Because baseboards are at floor level it doesn't make much sense to decorate them with a lot of ornate profiles. In most cases they are simply flat boards with a decorative edge on top, and a bead of quarter round at the floor. But if you need to match existing trim molding, or you want to create a more interesting baseboard profile yourself, it's easy to do using 1by boards of various widths and some of the elaborate base caps and beads at this link.
The baseboard pictured here is built using two different size 1by planks, one stacked on top of the other. The wider board has a bevel along the top, but it could also just be cut square. A piece of base cap or rake mould can then be stacked on top of each 1by and a shoe mould run along the floor. Find more stacked baseboard designs here.
The wall shelf design here is a basic one that's very common and can be used in many applications. The profile consists of a cove bead, a one-piece baseboard molding used as a backer board, and a 1by piece for the top, or shelf. This configuration can be used as a chair rail, a plate shelf or a cap for wainscoting.
Techniques for Building These Designs
To build a custom molding profile, start with a design in mind and gather all the parts you'll need. Install the pieces using miter joints on all the outside corners and mitered, or coped joints on the inside corners.
Begin the installation by nailing the larger, backer boards to the wall and ceiling framing. This will provide a stable foundation for the remaining parts of the profile and, in many cases, the top pieces will hide the nail holes and sometimes the inside corner joints on the backer boards.
After all the parts of the stacked profile have been assembled, putty the nail holes, caulk the seams between each piece and along the corner joints, prime, and paint the finish. If you are doing a natural wood finish, caulk will distract from the effect so make sure to cut precise joints for a tight fit with no gaps and fill the nail holes with a wood filler or colored putty.
Modifying Stock Profiles
Joining the pieces for stacked molding is usually done by butting them together and then caulking to hide the seams. This is the fastest and easiest way to build a profile but it may not be the best way to get a smooth, integrated finish. When the individual pieces won't come together the way you want, you can use notching to join them for a more seamless union. As in the example here, a rabbet can be cut along the bottom of a large piece of base cap, it will then lock over the 1x6 to blend the parts, making them look like a one-piece baseboard.
Another technique to modify an existing molding profile is to add a block or strip to one edge. For example, here a back band molding is created by adding a square strip to a piece of base cap. The seam between the two pieces is sanded with an 80 grit sanding block followed by 120 grit to make the union invisible when painted.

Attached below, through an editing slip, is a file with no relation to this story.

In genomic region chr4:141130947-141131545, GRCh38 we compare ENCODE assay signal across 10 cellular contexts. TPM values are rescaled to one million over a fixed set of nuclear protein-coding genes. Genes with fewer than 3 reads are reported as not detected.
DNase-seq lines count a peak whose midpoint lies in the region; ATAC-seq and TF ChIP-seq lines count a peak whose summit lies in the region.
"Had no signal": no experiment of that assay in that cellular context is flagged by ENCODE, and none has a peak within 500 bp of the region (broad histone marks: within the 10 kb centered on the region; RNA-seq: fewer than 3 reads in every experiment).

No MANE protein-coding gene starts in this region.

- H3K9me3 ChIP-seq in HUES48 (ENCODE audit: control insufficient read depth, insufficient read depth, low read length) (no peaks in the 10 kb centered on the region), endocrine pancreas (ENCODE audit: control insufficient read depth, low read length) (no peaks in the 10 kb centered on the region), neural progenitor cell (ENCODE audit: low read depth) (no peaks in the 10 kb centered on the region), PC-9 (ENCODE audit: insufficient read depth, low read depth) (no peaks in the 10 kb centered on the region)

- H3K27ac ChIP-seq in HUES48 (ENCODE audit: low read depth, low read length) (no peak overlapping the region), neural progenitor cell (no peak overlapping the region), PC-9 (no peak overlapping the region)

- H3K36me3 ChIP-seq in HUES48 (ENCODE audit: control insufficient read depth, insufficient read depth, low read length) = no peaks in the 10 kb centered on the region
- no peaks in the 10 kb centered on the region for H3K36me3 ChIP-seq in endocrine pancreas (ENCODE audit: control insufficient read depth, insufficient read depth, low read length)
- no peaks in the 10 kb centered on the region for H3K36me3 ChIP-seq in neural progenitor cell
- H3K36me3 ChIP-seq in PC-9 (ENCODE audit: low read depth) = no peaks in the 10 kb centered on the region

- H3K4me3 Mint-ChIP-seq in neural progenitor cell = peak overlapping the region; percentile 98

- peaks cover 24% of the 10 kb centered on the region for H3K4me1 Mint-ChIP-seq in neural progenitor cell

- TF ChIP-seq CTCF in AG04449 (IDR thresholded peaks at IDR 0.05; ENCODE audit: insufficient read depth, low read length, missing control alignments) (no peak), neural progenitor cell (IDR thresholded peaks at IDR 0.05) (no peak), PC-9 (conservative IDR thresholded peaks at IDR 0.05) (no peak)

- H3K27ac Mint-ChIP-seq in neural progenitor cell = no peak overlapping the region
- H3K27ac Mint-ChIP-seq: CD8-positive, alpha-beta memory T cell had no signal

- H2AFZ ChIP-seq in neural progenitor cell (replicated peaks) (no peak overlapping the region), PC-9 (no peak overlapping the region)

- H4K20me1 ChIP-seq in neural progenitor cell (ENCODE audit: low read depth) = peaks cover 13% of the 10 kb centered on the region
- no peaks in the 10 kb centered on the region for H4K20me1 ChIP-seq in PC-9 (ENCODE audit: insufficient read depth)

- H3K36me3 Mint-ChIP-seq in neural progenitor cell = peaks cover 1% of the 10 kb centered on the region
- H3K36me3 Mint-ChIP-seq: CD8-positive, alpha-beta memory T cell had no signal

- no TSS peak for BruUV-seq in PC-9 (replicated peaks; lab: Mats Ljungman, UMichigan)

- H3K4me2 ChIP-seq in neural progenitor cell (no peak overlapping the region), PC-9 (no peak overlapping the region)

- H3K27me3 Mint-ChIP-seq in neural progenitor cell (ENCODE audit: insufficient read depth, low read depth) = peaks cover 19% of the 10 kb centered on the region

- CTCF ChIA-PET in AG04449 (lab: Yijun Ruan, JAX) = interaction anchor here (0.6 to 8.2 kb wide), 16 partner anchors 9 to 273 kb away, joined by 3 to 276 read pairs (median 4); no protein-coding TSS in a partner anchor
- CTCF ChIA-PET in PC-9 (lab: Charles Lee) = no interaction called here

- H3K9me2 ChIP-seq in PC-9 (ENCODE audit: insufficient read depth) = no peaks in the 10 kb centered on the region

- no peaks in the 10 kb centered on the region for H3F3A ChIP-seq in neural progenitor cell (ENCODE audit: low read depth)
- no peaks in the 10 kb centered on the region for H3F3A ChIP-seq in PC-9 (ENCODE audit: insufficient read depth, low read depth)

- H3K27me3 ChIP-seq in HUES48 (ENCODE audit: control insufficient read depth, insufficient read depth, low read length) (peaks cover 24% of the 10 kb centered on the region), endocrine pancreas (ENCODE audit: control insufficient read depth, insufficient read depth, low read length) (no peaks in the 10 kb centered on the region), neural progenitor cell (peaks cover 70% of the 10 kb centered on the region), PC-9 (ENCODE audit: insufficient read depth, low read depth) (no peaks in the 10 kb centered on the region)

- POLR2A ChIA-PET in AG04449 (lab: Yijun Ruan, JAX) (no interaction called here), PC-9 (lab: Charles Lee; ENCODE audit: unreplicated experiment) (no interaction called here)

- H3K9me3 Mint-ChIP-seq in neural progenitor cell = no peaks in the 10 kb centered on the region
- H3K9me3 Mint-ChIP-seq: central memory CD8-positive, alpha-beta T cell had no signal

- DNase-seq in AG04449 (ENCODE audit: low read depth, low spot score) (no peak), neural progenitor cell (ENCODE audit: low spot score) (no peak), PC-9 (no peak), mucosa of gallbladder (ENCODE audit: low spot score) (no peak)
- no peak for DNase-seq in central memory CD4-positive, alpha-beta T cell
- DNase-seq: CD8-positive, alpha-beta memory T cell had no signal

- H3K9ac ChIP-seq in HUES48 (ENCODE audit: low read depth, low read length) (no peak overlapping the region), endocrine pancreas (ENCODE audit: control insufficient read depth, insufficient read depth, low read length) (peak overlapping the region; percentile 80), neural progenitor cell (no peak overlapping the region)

This improvised back band is used in stacked with a one-piece baseboard to create a custom door casing. Other small molding pieces would work as well for this such as rake, panel or stop bead.
Cutting Custom Moldings
If you can't find a profile or configuration you want for your design and you have some basic woodworking skills, you can hand-cut the pieces you want from smooth, finished lumber. In this example a high-speed router is used to cut the desired profiles for a custom door casing. Router bits are available in many common profiles and sizes, as well as some more exotic shapes using stacked cutters. If you have a router, you can make just about any molding you need using one or two of these bits.
If you really want to mill your own moldings, a router is a start, but a wood shaper is a much more versatile tool. Shaper cutters, also called knives, come in a wide variety of shapes and sizes, some of these can be assembled in different combinations to build a unique profile that can be cut into any size molding you want. With this tool you could recreate any molding you need, or cut any custom design you can dream up.
Steps to Make This Door Casing
1- cut a profile along one edge of a 1x4 or wider 1by plank to make a one-piece casing.
2- cut a profile along the edge of another 1by board and use it to cut the back band for the edge. You can rip about 1¼ strip from the length using a circular saw or table saw.
3- turn the strip over and cut a rabbet along the backside to form the joining edge. Finish by gluing and clamping the two pieces together. When the glue dries, the trim can be sanded, cut, and installed.